# How is potential difference maintained in the inductor (in a simple R-C circuit) when the battery is disconnected?

My understanding

1. In the case of R-C circuit when capacitor is charged and battery is disconnected a potential difference is maintained (decreasing exponentially)because of the electric field existing between the plates and it reduces as charge transfer takes place .

2. Similarly in an inductor when increasing or decreasing current is passed through it a potential difference is maintained given by Faraday's law is . But how is it still maintained when the current is stopped.

(Please try not going too deep I use University Physics by Freedman and Young)

When you have an RC circuit with a battery and the capacitor is charged, the capacitor has a store of energy in the electric field equal to $\frac 12 CV^2$.
When the battery is disconnected that energy stored in the capacitor becomes heat as a current is passed through the resistor.
The current is generated because there is a potential difference across the plates of the capacitor.
The current decreases to zero when there is no longer an electric field ie the capacitor is totally discharged.

There is a parallel to this when you consider an inductor in that there is energy stored in the magnetic magnetic field produced by the inductor equal to $\frac 12 LI^2$.

When the battery is disconnected the current cannot collapse to zero instantaneously because that would imply that the magnetic flux linked with the capacitor would go to zero instantaneously and thus produce an infinite induced emf (Faraday).
So when you disconnect the battery there is still a current flowing in the circuit but that current is decreasing and thus there is an induced emf in opposition to the flux through the inductor decreasing.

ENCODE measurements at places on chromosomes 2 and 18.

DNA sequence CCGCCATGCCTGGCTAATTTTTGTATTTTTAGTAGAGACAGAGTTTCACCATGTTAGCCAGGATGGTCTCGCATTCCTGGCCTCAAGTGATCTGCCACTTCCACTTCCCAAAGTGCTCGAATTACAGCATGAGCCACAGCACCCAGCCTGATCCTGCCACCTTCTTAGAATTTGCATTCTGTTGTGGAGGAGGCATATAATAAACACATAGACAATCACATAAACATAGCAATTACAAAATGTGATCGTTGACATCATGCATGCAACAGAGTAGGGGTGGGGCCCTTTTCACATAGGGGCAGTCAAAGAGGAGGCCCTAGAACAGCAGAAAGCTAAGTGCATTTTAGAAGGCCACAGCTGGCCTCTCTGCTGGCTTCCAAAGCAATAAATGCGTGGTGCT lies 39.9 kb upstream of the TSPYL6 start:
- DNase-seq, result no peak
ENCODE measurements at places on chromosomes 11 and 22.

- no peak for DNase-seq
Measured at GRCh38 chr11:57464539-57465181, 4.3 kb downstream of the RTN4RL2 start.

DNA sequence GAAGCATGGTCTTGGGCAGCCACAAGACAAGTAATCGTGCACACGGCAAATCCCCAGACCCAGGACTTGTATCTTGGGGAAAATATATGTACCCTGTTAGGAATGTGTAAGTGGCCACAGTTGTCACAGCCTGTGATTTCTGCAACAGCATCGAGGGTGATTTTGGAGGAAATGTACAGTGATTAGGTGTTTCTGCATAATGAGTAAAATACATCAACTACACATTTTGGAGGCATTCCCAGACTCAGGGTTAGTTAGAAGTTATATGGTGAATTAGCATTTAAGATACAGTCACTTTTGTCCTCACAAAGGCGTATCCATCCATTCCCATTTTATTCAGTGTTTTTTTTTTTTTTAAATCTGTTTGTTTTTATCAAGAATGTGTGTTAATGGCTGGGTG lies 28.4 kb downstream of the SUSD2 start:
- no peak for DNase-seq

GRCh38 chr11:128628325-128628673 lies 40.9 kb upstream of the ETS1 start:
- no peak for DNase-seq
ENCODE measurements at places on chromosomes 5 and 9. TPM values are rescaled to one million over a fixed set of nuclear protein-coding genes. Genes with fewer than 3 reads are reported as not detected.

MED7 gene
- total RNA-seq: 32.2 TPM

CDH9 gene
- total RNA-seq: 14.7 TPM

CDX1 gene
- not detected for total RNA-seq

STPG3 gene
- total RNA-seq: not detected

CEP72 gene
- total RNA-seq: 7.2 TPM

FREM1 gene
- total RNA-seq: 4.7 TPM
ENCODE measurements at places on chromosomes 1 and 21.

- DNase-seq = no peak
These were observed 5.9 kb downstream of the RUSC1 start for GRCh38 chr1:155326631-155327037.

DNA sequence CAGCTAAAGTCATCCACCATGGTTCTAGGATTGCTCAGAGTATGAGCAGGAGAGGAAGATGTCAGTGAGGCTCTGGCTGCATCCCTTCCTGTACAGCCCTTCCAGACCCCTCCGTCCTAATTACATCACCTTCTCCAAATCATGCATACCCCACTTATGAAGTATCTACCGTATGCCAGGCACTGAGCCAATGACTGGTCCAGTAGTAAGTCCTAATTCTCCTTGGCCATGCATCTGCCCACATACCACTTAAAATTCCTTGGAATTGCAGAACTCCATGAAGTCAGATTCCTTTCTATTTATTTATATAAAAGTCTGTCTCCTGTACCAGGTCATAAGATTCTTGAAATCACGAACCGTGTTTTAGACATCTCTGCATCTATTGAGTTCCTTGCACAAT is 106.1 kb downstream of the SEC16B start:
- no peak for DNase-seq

As the current is decreasing the energy dissipated stored in the magnetic field (which depends on the current) is changed into heat in the resistor.
This continues until the magnetic field is no more when the current is zero.

• You said that current is maintained because it can have adverse effects if it isn't , but what exactly is the reason that it is flowing .In the case of capacitor the electric field and potential difference are related as $$E=-(dv)/(dr)$$. Is there any relation between magnetic field and potential difference. – varang rai Aug 27 '17 at 3:11
• If you have a resistor, a length of wire in the form of a coil (the inductor) connected together with wire and a current is passing through the circuit what will happen? The current will cause a heating effect in the circuit, That energy comes from the energy stored in the magnetic field which will decrease as time goes on. What produces the magnetic field? The current passing through the wire and so the current will decrease. If you think of the current as a flow of charged particles which have mass then you will appreciate that these particles cannot stop instantaneously. – Farcher Aug 27 '17 at 5:22
• So it is the fact that the charged particles have inertia which maintains the movement of those particles after the battery has been removed. – Farcher Aug 27 '17 at 5:22

When the potential difference is applied across the inductor the energy is stored in the form of magnetic field and the that magnetic energy can be mathematically expressed as $\frac{1}{2}LI^2$ and on the other hand the capacitor stores the energy in the form of electric field that can be given as $\frac{1}{2}CV^2$.

Thus super-ficially we can say that an inductor is just the opposite of capacitor, a pratically example to prove this the working of L-C Oscillations.